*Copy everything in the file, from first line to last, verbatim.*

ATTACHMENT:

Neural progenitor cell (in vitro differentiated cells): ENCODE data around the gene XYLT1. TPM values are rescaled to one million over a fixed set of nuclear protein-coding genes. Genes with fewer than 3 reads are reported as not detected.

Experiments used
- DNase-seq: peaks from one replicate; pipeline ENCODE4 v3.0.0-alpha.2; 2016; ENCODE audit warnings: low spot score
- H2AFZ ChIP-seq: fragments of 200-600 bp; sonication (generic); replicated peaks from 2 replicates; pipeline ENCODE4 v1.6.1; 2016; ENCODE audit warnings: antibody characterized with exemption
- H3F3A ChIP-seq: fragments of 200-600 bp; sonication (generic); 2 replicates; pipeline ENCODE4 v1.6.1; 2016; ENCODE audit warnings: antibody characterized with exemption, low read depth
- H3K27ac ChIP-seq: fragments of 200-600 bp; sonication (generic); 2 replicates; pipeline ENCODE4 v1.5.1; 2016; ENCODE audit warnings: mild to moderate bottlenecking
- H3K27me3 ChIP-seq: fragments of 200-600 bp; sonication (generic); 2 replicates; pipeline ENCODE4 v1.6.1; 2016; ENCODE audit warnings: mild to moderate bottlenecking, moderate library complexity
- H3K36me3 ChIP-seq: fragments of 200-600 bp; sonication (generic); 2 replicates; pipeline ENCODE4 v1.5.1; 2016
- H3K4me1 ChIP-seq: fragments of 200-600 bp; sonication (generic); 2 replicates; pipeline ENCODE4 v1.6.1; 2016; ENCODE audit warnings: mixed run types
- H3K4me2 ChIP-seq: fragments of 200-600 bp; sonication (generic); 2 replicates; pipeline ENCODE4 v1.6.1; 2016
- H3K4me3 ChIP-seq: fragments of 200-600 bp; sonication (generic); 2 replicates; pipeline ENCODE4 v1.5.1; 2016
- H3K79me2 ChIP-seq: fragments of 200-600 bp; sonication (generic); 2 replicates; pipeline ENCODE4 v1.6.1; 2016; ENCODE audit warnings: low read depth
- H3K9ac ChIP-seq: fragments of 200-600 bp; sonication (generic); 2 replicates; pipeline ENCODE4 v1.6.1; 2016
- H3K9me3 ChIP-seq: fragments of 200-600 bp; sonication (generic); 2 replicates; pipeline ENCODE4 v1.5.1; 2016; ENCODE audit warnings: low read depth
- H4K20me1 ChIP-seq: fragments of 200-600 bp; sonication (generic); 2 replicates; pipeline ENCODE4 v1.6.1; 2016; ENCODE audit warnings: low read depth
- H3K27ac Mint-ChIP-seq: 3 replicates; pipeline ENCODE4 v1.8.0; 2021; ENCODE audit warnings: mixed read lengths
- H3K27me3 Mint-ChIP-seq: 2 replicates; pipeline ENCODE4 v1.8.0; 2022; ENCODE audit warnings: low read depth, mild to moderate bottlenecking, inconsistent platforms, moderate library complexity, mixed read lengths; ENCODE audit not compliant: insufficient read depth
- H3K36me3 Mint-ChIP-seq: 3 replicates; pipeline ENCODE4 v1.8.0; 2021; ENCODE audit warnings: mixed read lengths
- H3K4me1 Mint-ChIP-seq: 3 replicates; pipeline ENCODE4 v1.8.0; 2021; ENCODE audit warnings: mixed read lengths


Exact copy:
Neural progenitor cell (in vitro differentiated cells): ENCODE data around the gene XYLT1. TPM values are rescaled to one million over a fixed set of nuclear protein-coding genes. Genes with fewer than 3 reads are reported as not detected.

Experiments used
- DNase-seq: peaks from one replicate; pipeline ENCODE4 v3.0.0-alpha.2; 2016; ENCODE audit warnings: low spot score
- H2AFZ ChIP-seq: fragments of 200-600 bp; sonication (generic); replicated peaks from 2 replicates; pipeline ENCODE4 v1.6.1; 2016; ENCODE audit warnings: antibody characterized with exemption
- H3F3A ChIP-seq: fragments of 200-600 bp; sonication (generic); 2 replicates; pipeline ENCODE4 v1.6.1; 2016; ENCODE audit warnings: antibody characterized with exemption, low read depth
- H3K27ac ChIP-seq: fragments of 200-600 bp; sonication (generic); 2 replicates; pipeline ENCODE4 v1.5.1; 2016; ENCODE audit warnings: mild to moderate bottlenecking
- H3K27me3 ChIP-seq: fragments of 200-600 bp; sonication (generic); 2 replicates; pipeline ENCODE4 v1.6.1; 2016; ENCODE audit warnings: mild to moderate bottlenecking, moderate library complexity
- H3K36me3 ChIP-seq: fragments of 200-600 bp; sonication (generic); 2 replicates; pipeline ENCODE4 v1.5.1; 2016
- H3K4me1 ChIP-seq: fragments of 200-600 bp; sonication (generic); 2 replicates; pipeline ENCODE4 v1.6.1; 2016; ENCODE audit warnings: mixed run types
- H3K4me2 ChIP-seq: fragments of 200-600 bp; sonication (generic); 2 replicates; pipeline ENCODE4 v1.6.1; 2016
- H3K4me3 ChIP-seq: fragments of 200-600 bp; sonication (generic); 2 replicates; pipeline ENCODE4 v1.5.1; 2016
- H3K79me2 ChIP-seq: fragments of 200-600 bp; sonication (generic); 2 replicates; pipeline ENCODE4 v1.6.1; 2016; ENCODE audit warnings: low read depth
- H3K9ac ChIP-seq: fragments of 200-600 bp; sonication (generic); 2 replicates; pipeline ENCODE4 v1.6.1; 2016
- H3K9me3 ChIP-seq: fragments of 200-600 bp; sonication (generic); 2 replicates; pipeline ENCODE4 v1.5.1; 2016; ENCODE audit warnings: low read depth
- H4K20me1 ChIP-seq: fragments of 200-600 bp; sonication (generic); 2 replicates; pipeline ENCODE4 v1.6.1; 2016; ENCODE audit warnings: low read depth
- H3K27ac Mint-ChIP-seq: 3 replicates; pipeline ENCODE4 v1.8.0; 2021; ENCODE audit warnings: mixed read lengths
- H3K27me3 Mint-ChIP-seq: 2 replicates; pipeline ENCODE4 v1.8.0; 2022; ENCODE audit warnings: low read depth, mild to moderate bottlenecking, inconsistent platforms, moderate library complexity, mixed read lengths; ENCODE audit not compliant: insufficient read depth
- H3K36me3 Mint-ChIP-seq: 3 replicates; pipeline ENCODE4 v1.8.0; 2021; ENCODE audit warnings: mixed read lengths
- H3K4me1 Mint-ChIP-seq: 3 replicates; pipeline ENCODE4 v1.8.0; 2021; ENCODE audit warnings: mixed read lengths